Hi All,

This question has a lot of details to keep track of, but since the answers are NUMBERS, we can use them to our advantage. With a bit of logic and some notes, we can TEST THE ANSWERS and find the two values that will "fit" the given "restrictions" in the prompt.

We're told that there are 3 science classes: Chemistry, Physics and Biology. The following facts are also included:

1) Each student in school takes AT LEAST 1 science class.

2) Each class contains 20 students.

3) Take any 2 classes, and they have the SAME NUMBER of COMMON students

4) 5 students take ALL 3 classes.

We're asked to find two numbers that are consistent with each other (meaning they occur in the SAME solution) for:

A) The number of students who could take JUST 1 class

B) The number that are COMMON to any 2 classes.

Here's how we can use the answers to our advantage. Since the classes contain just 20 students each, there can't be a situation in which 24, 33 or 39 have a class in common. Thus, the answer to the second question is either 7 or 9. We can now TEST those values to see how many students take 1, 2 or 3 of the classes.

Let's start with 7. We know that the 5 students who take ALL 3 classes will be COMMON to any 2, so with 7 total who fit that description, we'd have to account for 2 more students who are COMMON to any pair of classes...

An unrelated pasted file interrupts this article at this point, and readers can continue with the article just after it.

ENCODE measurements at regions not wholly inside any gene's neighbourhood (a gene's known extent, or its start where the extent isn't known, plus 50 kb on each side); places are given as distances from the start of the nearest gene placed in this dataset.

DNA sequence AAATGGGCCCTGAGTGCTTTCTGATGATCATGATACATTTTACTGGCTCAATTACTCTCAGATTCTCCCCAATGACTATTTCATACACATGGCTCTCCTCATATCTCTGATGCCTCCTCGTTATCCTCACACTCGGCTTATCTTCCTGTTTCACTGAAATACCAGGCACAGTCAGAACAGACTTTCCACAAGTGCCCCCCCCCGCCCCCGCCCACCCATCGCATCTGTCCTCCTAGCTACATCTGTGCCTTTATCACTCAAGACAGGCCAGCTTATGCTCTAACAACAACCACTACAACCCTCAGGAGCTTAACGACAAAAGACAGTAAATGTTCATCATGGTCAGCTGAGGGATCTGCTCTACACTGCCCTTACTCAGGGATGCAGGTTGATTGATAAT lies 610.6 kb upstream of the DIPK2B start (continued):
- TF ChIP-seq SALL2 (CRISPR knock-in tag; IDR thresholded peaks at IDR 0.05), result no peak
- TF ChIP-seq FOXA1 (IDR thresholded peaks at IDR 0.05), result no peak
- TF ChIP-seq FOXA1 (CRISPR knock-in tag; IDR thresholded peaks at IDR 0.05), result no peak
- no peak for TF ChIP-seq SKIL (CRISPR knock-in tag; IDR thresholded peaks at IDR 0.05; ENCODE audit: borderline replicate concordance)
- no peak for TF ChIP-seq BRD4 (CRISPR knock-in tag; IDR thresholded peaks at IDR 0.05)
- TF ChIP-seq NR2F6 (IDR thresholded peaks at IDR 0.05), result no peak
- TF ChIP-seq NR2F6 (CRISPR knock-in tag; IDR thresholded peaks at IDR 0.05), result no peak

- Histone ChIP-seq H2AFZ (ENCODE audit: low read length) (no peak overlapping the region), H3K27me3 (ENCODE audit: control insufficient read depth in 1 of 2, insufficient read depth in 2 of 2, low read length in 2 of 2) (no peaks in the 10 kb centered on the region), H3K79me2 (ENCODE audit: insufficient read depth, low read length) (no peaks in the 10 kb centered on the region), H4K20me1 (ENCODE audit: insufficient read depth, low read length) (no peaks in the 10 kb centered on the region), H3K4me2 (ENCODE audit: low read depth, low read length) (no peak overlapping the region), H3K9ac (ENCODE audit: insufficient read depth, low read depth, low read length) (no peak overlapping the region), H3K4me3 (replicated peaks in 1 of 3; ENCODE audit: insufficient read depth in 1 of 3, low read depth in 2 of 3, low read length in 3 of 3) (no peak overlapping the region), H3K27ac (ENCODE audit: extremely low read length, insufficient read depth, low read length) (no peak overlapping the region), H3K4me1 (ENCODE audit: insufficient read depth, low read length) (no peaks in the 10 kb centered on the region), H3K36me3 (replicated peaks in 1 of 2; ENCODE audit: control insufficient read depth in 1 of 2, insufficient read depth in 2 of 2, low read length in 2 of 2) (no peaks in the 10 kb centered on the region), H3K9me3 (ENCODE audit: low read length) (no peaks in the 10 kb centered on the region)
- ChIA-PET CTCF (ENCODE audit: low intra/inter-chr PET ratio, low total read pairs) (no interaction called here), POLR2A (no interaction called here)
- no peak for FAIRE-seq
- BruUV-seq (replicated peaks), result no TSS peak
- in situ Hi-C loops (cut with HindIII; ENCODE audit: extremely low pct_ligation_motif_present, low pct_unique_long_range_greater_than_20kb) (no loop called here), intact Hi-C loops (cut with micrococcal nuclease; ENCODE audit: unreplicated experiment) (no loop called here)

Chemistry & Physics: 2 students

Chemistry & Biology: 2 students

Physics & Biology: 2 students

So, we have the 5 students who are in ALL 3 classes and the 6 students described above (who appear in 2 classes each). So far, that gives us....

Chemistry: 5 + 2 + 2 = 9 students

Physics: 5 + 2 + 2 = 9 students

Biology: 5 + 2 + 2 = 9 students

Since each class has a TOTAL of 20 students, that means that each class has ANOTHER 11 students who take JUST that 1 CLASS.

11 + 11 + 11 = 33

These values: 7 and 33 match two of the numbers in the options, so they MUST be the respective answers to the two questions.

Final Answer: 33 and 7

GMAT assassins aren't born, they're made,

Rich